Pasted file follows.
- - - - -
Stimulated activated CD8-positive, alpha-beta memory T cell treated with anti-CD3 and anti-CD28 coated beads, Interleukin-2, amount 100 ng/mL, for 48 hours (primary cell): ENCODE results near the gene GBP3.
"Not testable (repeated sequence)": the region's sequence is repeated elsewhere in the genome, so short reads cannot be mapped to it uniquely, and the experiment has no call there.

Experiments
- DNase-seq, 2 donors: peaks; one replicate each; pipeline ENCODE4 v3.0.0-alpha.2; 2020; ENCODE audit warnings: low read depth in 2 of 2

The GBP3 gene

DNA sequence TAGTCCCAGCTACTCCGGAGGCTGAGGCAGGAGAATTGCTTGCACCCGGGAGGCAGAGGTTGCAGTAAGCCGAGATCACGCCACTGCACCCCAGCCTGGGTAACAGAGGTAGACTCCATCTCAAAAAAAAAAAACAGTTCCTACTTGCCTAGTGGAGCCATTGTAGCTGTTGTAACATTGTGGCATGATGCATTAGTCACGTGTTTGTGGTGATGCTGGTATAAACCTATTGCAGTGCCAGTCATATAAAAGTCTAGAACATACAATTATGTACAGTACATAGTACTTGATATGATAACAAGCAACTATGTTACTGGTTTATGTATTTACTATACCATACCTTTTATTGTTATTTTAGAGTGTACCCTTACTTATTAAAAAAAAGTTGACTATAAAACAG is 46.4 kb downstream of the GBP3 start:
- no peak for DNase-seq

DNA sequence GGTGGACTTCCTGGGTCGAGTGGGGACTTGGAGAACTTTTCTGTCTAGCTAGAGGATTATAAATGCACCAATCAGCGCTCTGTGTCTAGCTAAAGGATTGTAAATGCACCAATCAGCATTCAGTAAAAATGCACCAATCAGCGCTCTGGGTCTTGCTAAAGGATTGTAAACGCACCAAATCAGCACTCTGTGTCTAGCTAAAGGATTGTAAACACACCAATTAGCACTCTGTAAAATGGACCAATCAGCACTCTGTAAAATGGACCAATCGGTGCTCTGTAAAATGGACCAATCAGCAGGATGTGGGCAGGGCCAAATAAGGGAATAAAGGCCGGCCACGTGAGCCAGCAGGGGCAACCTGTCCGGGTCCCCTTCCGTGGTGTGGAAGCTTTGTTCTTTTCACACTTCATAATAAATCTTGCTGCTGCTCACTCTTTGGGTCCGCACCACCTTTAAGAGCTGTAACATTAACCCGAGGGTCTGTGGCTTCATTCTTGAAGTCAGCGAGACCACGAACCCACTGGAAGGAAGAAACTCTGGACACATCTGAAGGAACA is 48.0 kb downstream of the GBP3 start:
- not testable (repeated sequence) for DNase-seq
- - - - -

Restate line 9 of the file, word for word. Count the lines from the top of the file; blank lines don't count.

- not testable (repeated sequence) for DNase-seq